Has Covid changed retirement planning?

Has Covid changed retirement planning?

The best-laid plans often go wrong and few things in life are planned as carefully or for so long as most people’s retirement. Yet, owing to the pressures of the pandemic, over 150,000 people have chosen to bring forward their retirement date, while over 200,000 have already accessed their pension savings sooner than they intended. At the same time, 1.5 million workers aged over 50 believe they will have to delay their retirement for pandemic-related reasons.

Two separate pieces of research have cast light on how Covid has thrown many retirement plans into disarray. The most striking figures come from a study by Legal & General Retail Retirement, which suggests as many as 1.5 million people (15% of those over 50) may need to retire later than they hoped. These individuals expect to delay their retirement by an average, of three years – and yet are more optimistic than the 26% of the same age group who simply don’t know when they’ll be able to retire, and say they may keep working indefinitely.

Interestingly however, many have been affected by the pandemic in the opposite way – in that they’ve had to bring forward their retirement. A quarterly survey by LV, has found that over 154,000 may have chosen early retirement due to factors such as redundancy late in their career, loss of income, a wish to minimise the risk of catching Covid, or simply reassessing their priorities.

LV found that 3% of those aged 55-64 had chosen early retirement as a direct response to Covid, while even more (4% or around 211,000 individuals) had already accessed some of their pension savings to supplement their income, due to suffering a financial hit from the pandemic.

The LV research also identified a significant proportion (in this case 11%) of people who fear they will never have enough money to retire on. Overall 34% of those hoping to retire within five years weren’t confident they would be able to afford to do so.

The most compelling aspect of these two studies is the way it shows the pandemic affecting retirement plans in very different ways. For some, the loss of income is forcing delayed retirement; for others, it has resulted in early retirement; while a third group are in a halfway-house situation, continuing to work while accessing some of their pensions and yet more people, even if not immediately affected, are reassessing their future plans.

The first thing to remember is that is never too late to improve your situation. Obviously, the earlier you take action the more effective it will be, but you can continue to improve your prospects for retirement income right up to the moment you retire – and in some cases even beyond that. This is where independent financial advice can provide the highest level of value.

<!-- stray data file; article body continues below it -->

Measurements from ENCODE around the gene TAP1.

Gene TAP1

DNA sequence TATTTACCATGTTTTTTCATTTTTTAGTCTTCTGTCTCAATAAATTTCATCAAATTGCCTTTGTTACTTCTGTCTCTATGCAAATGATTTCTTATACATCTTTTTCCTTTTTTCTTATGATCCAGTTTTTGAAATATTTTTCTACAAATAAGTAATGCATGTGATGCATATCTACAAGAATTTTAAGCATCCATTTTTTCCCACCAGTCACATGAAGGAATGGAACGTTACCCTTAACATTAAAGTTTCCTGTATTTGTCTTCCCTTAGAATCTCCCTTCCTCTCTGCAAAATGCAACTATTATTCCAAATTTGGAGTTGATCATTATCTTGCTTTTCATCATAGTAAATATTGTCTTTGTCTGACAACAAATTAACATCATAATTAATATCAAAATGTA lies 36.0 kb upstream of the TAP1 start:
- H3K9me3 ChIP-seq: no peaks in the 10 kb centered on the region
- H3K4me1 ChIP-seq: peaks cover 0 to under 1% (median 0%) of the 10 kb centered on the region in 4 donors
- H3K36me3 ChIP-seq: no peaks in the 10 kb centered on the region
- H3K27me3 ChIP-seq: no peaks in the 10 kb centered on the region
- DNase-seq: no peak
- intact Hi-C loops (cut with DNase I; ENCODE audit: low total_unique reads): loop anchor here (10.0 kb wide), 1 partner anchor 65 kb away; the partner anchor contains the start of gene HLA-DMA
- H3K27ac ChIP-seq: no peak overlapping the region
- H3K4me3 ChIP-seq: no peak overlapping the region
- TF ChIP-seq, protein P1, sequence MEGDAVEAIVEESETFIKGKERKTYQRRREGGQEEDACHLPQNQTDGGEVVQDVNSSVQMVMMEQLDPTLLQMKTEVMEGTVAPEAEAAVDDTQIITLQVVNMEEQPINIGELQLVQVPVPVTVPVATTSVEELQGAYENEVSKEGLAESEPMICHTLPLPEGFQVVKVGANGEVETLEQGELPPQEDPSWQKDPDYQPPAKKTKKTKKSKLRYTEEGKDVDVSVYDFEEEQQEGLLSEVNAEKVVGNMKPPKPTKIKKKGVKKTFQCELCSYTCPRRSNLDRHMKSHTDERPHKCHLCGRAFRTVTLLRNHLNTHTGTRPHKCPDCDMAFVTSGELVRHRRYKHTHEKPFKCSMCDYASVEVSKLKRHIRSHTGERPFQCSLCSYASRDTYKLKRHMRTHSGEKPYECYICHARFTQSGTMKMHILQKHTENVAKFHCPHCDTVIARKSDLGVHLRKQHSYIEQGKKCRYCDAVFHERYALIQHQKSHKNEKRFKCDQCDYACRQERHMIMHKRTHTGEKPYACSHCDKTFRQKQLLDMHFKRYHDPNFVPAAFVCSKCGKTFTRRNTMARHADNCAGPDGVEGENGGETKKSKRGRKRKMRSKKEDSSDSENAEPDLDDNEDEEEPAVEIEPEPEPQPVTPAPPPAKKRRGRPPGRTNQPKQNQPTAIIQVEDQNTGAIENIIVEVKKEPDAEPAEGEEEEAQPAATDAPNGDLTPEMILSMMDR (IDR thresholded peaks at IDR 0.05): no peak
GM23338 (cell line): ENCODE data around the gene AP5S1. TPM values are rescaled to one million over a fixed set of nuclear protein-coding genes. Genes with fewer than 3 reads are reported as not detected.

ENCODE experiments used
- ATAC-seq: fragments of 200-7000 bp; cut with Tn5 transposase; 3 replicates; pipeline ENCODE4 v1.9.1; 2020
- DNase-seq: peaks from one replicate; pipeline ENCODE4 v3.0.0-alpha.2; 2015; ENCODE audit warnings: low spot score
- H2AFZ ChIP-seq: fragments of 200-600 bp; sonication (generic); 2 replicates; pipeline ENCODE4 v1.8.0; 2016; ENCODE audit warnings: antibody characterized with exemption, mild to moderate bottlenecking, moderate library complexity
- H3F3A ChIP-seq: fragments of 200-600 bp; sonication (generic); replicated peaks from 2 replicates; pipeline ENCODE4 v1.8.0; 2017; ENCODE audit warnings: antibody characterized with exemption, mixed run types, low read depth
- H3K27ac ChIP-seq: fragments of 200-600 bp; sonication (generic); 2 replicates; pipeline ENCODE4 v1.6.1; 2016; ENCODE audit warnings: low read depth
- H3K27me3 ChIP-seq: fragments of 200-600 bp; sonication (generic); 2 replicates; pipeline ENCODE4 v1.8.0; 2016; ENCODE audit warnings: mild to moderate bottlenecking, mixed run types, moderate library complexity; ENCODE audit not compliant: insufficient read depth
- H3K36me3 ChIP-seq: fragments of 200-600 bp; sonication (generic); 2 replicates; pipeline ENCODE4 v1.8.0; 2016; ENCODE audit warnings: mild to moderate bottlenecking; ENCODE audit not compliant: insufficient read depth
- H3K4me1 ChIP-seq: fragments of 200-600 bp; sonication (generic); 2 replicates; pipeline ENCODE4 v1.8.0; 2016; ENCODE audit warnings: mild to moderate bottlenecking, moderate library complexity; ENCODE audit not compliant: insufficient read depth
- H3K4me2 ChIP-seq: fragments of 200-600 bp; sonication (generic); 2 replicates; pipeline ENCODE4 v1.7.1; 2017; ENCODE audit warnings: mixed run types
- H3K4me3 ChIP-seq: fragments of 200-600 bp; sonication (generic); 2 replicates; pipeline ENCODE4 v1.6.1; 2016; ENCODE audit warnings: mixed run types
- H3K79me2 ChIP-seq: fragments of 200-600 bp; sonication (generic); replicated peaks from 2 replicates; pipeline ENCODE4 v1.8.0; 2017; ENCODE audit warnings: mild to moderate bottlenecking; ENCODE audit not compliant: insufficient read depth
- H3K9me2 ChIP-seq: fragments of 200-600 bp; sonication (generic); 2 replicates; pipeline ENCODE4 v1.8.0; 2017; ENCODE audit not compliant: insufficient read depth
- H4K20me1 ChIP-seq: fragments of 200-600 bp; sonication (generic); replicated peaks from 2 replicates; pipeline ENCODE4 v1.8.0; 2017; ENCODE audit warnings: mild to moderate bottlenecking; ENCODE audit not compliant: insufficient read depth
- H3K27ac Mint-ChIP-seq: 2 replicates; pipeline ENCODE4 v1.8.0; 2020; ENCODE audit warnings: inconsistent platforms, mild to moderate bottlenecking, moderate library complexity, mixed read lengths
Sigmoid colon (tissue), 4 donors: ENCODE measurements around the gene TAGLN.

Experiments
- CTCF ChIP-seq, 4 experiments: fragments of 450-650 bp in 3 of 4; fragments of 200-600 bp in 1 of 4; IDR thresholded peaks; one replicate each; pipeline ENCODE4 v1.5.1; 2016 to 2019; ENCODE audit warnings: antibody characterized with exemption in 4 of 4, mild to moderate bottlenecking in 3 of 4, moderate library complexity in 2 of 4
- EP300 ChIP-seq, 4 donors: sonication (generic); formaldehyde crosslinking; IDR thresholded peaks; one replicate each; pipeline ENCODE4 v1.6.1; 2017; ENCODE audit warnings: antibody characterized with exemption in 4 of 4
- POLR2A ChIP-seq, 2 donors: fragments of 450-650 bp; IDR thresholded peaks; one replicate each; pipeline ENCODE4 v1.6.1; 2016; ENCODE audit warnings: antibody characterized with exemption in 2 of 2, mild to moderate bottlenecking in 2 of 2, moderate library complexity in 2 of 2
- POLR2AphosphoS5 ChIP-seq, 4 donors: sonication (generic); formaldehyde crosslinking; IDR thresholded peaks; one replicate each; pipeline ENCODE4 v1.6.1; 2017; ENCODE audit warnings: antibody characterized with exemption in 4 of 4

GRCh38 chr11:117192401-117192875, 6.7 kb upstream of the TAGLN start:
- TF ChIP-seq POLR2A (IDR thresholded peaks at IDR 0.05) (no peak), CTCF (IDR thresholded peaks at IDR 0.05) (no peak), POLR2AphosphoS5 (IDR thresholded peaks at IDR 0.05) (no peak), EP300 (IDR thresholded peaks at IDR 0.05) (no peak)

Four steps to improving your retirement prospects at any age.

If you want to boost your confidence about having enough money in retirement, here are the most important steps to take:

  1. Find out your current pension situation

Step one is to find out where you are now. This means tracking down all your existing pension pots (and any defined benefit pensions you may have) and find out how much is in them. Your adviser can also help you decide whether to combine them or leave them separate (there can be pros and cons either way).

2. Estimate how much income you could get from those pensions

There are several different ways you can take income from pensions, and these tend to be a trade-off between guarantees and flexibility. Pension calculators can give you an idea of how much income you could obtain via a drawdown scheme, but bear in mind that this is only one method.

3. See if your projected income meets your expectations

A rule of thumb states that your income in retirement should be around 50-70% of your average working income, in order to give you a comfortable lifestyle. Remember to also include the State Pension in your estimates – but also consider that the State Pension is only payable at State Pension Age, if earlier retirement is going to be a primary objective.

4. Take advantage of your pension’s tax perks

One of the reasons many people neglect their pensions is that they aren’t fully aware of the scope for saving money through tax relief and tax-free growth. Put simply, everything you pay into a pension receives automatic tax relief at 20%. Because of the way tax relief works, this effectively boosts each contribution by 25% so that every £800 you pay in becomes £1,000 instantly. If you pay higher rate income tax, you can also claim an additional 20% relief, for an effective boost of 66% per contribution. There are limits as to how much can be invested each tax year.

In other words, even if you’re only a few months away from wanting to draw your pension, you can get big financial benefits by increasing your payments into it right up until that moment. You can even continue to pay into your pension after you start to access it, although the maximum amounts you can contribute are reduced. Another thing you can do is check that your pension is invested in the most suitable funds for your needs, objectives and risk profile.

The Covid pandemic has forced a lot of people to reassess their retirement plans but in the long run that may not be a wholly bad thing. Whatever your situation and whatever your age, it’s always worth checking your pension situation to ensure that you are on course for the retirement you want, and give yourself time to make any necessary adjustments.

If you have any queries or require any advice upon the above, please contact your usual adviser.